I think the mistake some people make is seeing frugality as absolute, whereas I see it as entirely relative. If someone lives in a $2 million house but is worth $100M+, to me that person is incredibly frugal. So many people at that level would have easily a $10M house or maybe even $15M, but here's a person living in a $2M house that's very nice, I'm sure very comfortable, but likely not custom built (unless it's a low COL area) or anything you'd see on MTV Cribs, either. The same is true in reverse, to see someone making $50K per year and living in a $500K house, I would assume that person isn't very frugal unless perhaps they saved up and bought the house with mostly cash, but if they put 20% down I'd be seriously concerned how they're affording a $400K mortgage on their modest income.

If you're frugal by nature, I think you have a tendency to feel annoyed by paying anything more than you have to pay for good or services, so even if you have so much money it doesn't matter, it's just the principle of the economics that bothers you. For instance, I know I can rent any movie on iTunes for $5.99 at most, sometimes as low as 99 cents, so if a movie costs $20, I know economically to justify the purchase I need to see this movie at least 4 times over the course of my life (and more likely the next 10 years) to justify buying it. That's why I rarely buy a movie for $20, because it doesn't make much sense to me versus just renting when I feel like seeing it again. I will wait until movies hit $10-15 because then it starts to make more sense, especially if there are parts of that movie I find valuable (as a filmmaker, since sometimes movies have useful scenes I want to reference or a structure I want to research).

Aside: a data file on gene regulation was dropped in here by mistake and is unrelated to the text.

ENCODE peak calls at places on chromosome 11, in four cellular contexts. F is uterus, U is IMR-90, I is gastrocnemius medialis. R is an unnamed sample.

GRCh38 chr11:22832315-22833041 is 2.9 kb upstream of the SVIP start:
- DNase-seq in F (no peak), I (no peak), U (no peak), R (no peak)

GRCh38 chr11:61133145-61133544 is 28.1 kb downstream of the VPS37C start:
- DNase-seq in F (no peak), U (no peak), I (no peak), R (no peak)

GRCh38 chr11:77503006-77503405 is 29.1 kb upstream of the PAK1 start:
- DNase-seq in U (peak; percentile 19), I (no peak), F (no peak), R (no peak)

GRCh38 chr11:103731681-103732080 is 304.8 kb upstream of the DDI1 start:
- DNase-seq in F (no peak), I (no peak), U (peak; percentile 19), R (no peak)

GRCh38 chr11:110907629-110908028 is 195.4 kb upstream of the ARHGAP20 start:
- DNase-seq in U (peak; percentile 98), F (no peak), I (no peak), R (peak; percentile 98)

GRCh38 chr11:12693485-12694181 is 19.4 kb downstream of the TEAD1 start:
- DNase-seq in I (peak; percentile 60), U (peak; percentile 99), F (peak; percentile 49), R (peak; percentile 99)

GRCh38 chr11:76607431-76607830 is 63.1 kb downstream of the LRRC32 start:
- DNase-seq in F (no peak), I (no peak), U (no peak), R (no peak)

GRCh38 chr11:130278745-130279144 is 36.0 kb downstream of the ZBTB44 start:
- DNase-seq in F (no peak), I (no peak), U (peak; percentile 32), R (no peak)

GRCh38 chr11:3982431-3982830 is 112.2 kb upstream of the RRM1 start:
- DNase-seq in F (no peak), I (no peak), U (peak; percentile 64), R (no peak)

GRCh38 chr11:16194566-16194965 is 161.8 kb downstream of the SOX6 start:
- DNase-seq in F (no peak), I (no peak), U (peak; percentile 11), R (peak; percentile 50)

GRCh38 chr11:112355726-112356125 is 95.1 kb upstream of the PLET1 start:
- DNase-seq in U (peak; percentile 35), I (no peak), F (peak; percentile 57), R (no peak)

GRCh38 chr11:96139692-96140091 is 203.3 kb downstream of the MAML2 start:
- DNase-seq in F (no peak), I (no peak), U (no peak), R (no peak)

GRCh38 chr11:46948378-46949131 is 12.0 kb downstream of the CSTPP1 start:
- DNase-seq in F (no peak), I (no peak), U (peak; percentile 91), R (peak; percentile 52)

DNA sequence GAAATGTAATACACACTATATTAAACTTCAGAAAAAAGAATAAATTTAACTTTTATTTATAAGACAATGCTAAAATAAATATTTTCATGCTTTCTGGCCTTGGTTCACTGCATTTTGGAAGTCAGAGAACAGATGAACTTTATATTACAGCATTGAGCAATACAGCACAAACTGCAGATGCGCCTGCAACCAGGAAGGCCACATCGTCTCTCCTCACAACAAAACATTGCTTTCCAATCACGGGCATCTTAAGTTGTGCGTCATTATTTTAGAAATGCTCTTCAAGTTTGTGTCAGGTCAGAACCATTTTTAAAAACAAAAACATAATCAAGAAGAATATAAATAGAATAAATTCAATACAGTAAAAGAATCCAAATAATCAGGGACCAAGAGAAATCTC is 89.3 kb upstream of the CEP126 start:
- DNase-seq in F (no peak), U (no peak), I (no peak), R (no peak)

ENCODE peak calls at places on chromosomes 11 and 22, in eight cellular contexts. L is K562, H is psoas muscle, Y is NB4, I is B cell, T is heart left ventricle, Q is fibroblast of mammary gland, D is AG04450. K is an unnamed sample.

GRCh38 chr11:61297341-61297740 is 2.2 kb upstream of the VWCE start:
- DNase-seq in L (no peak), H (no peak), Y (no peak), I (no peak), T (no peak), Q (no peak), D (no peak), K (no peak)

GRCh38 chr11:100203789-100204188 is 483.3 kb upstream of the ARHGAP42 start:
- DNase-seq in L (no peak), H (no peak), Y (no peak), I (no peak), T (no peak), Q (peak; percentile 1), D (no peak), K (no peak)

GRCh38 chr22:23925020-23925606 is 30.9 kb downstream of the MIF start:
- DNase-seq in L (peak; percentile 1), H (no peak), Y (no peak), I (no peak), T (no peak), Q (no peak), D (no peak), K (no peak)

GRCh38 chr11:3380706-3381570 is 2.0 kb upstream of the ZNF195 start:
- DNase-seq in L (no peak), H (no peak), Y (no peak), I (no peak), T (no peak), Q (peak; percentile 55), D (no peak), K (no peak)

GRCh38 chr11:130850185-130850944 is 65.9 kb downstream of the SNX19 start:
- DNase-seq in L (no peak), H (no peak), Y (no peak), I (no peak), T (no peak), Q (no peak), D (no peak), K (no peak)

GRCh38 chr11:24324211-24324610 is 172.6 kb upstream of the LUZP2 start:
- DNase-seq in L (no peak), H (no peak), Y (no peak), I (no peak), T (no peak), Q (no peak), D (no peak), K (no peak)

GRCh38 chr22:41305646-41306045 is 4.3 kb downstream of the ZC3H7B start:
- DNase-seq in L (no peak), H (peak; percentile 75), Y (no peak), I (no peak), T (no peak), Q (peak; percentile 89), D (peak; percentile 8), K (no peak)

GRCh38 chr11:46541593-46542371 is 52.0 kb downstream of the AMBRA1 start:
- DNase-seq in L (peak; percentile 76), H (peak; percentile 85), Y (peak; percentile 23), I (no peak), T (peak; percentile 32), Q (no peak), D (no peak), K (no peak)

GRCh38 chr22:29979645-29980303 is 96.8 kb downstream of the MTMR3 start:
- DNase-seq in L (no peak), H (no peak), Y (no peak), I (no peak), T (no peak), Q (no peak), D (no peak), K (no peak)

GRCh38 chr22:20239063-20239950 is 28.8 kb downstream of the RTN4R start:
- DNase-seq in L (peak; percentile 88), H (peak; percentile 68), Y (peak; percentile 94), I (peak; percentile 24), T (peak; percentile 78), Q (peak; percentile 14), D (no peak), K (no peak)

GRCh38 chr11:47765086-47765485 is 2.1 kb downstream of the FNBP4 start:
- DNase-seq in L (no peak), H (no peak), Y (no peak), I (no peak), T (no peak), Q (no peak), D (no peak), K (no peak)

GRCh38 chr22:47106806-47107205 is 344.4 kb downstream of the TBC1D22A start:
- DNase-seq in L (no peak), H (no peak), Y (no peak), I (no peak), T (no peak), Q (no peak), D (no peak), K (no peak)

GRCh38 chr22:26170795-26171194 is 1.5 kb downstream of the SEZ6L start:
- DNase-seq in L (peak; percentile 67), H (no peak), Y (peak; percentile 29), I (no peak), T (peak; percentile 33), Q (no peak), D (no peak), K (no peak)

If frugality starts interfering with quality of life when you have enough money that it shouldn't, that's called being cheap. In other words, you go to a restaurant to enjoy a nice meal out presumably, and because it all seems like a waste of money (even though you're worth $10M), you order a boring salad not for dietary reasons but because you don't want to pay $15 for an entree. That's just being cheap, not frugal, because your life is being impacted negatively by your bizarre aversion to spending money that you easily have to spend. Whereas frugal in that situation is picking a restaurant you love that doesn't cost as much as some other restaurants you deem of similar quality, and then finding a deal like 2-for-1 entrees with any appetizer, or 20% off on Wednesdays, or something like that, where you are getting a great meal and indeed the same quality of meal as many other people, but paying less for it. THAT is frugal to me, not cheap.
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Old 11-24-2018, 04:48 AM
 
65,697 posts, read 67,058,130 times
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i look at being cheap as when ones own inability to spend intrudes on others and hurts them or makes them uncomfortable living the way they do .

a co-worker subjects his wife to the intense summer heat and never owned an air conditioner just so he does not have to pay to run it ,yet he can well afford to .
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Old 11-24-2018, 07:03 AM
 
561 posts, read 148,127 times
Reputation: 1258
Quote:
Originally Posted by mathjak107 View Post
I look at being cheap as when one's own inability to spend intrudes on others and hurts them or makes them uncomfortable living the way they do .
My grandparents were survivors of the Great Depression. It showed in many ways, but what I remember in particular was that my Grandma wanted to replace the ancient linoleum on the floor in her tiny kitchen. Grandpa said no- what was on their was just fine. Grandma had inherited a little money from her parents and kept it in her name and my Aunt took her to the store (Grandma didn't drive) to pick out a new floor.

Grandpa remarried after Grandma died and his second wife lived like a queen. Whatever she wanted, she got.
I guess Grandpa figured at that point that you can't take it with you.